By Sarah Kuper
The bookstore on the lower level of the Homewood Library is home to hundreds of used books, movies and magazines.
Most cost one dollar or less.
The store is almost completely staffed by volunteer members of Friends of the Library – a group of individuals who believe in the importance of a quality local library.
Sue Thomas says she is spending her retirement volunteering at the bookstore because it supports the programs in Homewood and because she’s always loved libraries.
“I’ve always wanted to work at a library. I’ve always been interested in books and we love them down here,” she said.
Thomas retired from her position as a financial secretary at a local church in 2003.
She began helping at the Friends’ bookstore in 2004.
She spends Wednesday and Friday afternoons at the store helping other volunteers sort donations and she helps customers with what they might need.
Thomas said she enjoys seeing the regulars who come in and share their life and their love for books.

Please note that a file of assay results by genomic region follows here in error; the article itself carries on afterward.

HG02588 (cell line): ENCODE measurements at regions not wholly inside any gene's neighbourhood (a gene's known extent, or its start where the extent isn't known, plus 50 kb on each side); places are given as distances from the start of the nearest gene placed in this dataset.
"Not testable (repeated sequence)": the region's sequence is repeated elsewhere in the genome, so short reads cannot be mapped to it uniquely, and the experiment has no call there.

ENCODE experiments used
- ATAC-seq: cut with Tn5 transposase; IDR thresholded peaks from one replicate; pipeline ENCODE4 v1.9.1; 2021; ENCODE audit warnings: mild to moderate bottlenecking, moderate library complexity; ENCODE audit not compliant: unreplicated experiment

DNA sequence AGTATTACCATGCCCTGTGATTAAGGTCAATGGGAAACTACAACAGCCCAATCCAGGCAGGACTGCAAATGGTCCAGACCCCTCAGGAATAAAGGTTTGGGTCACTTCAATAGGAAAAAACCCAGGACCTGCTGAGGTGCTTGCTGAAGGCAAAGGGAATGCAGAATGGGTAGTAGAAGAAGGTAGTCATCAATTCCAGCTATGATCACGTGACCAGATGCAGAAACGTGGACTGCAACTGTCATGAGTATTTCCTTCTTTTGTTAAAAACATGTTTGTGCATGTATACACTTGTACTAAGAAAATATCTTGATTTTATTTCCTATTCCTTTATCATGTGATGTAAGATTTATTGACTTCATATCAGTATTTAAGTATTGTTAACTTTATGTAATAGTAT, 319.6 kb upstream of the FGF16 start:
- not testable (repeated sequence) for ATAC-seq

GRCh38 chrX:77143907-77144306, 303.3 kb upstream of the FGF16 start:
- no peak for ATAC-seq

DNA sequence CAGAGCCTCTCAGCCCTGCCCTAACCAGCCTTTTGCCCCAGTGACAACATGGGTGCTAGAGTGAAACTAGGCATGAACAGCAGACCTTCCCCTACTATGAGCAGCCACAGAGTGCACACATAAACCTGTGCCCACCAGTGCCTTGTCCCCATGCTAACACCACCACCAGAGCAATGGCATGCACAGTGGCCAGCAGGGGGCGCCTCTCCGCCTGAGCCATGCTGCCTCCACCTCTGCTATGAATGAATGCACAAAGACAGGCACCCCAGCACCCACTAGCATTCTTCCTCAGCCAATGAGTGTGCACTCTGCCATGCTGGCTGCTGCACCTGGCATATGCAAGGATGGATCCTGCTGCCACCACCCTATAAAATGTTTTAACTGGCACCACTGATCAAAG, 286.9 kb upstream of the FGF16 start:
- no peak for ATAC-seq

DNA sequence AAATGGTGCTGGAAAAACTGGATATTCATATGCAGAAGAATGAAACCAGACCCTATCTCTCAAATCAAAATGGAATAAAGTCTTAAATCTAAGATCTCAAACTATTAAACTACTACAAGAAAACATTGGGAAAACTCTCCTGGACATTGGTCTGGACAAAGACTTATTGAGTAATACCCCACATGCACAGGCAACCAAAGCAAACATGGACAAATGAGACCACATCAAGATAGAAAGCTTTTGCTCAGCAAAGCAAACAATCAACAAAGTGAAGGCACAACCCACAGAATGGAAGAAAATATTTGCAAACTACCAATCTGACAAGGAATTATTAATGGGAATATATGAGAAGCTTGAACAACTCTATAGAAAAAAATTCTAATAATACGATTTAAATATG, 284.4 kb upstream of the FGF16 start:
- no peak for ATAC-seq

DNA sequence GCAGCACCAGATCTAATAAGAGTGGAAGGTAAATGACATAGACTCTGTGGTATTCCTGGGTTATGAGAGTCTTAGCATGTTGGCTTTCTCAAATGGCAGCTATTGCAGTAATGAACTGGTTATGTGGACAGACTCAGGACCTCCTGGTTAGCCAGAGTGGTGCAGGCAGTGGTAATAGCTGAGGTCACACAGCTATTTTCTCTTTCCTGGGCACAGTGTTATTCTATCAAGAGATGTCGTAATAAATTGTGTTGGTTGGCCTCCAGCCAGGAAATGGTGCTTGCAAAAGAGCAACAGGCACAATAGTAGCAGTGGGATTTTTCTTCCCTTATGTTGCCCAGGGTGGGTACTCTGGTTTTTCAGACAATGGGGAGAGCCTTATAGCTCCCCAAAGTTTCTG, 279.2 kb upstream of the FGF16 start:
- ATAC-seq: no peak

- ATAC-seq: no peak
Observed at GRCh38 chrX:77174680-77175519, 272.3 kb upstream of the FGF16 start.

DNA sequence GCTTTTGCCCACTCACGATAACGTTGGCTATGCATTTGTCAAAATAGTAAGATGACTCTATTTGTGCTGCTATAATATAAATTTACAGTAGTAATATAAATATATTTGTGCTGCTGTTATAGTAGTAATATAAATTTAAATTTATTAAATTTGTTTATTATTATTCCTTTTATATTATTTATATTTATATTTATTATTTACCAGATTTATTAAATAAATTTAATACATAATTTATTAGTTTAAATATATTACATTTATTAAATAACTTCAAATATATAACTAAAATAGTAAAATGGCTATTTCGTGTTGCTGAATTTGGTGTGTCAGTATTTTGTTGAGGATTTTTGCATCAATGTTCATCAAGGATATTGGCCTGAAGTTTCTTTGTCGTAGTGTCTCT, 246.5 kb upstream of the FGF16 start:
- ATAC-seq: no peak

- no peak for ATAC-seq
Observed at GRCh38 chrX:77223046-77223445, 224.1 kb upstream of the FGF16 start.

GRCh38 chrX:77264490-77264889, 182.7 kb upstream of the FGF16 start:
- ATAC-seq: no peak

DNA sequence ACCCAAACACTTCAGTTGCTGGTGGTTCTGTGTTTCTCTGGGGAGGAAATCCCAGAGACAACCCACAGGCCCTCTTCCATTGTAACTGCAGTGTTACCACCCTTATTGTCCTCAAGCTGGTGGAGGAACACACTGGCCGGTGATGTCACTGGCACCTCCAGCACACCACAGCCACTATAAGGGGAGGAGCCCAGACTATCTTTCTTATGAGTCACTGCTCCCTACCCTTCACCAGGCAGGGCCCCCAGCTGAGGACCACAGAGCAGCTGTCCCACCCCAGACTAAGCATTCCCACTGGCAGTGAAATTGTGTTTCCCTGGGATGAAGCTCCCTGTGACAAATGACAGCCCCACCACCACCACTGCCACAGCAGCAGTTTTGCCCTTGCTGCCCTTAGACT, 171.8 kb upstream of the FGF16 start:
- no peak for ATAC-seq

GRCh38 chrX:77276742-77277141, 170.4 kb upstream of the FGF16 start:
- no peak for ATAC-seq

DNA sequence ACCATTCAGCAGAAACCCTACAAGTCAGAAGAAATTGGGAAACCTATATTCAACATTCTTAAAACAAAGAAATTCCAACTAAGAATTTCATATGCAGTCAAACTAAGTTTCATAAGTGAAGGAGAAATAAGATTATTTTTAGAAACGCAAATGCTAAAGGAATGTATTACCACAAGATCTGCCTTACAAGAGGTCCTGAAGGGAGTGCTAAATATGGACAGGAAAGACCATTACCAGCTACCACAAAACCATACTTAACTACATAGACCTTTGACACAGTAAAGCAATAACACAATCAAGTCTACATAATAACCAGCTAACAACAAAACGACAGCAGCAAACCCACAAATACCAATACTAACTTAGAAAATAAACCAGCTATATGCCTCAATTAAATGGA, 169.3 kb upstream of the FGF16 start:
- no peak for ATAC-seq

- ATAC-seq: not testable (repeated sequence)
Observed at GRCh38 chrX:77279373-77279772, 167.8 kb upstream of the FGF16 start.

“We have young children come in and they sit on the floor and look at the books and then we have all the way up to retirees who visit and talk with us,” she said.
Over the years, she said, her fellow volunteers have become her friends.
“We will often go out to eat together, and if one of us is sick we take care of each other,” she said.
For a few years, Thomas worked as the treasurer for the bookstore.
In the past decade, she said, she has seen the bookstore grow in size and range of genres.
The lower level of the Homewood Library is a long hallway with maintenance closets, small meeting rooms and the bookstore. The bookstore takes up several rooms on one side of the hall while a space almost equally as large on the other side of the hall houses all the books yet to be put on display.
As books in the store move out, Thomas goes across the hall and restocks, although patrons are free to roam the stockroom as well.
Thomas said she wasn’t far into retirement before she realized she had to find a way to stay busy and give back.
“I couldn’t just sit at home alone by myself,” she said. “You’ve got to keep busy and a library is important.”
Thomas spends two days a week at the bookstore and three days a week participating in the New Horizons program at UAB – an academic and cultural course series for retired adults.
The Homewood Library’s Friends Bookstore is open to volunteers of any age, although the staff is mainly retirees. There is a nominal membership fee to join the Friends of the Library group.
Vestavia Hills’ Library in the Forest has a Friends’ bookstore as well.
Mountain Brook also has a Friends of the Library group, which hosts one large book sale per year.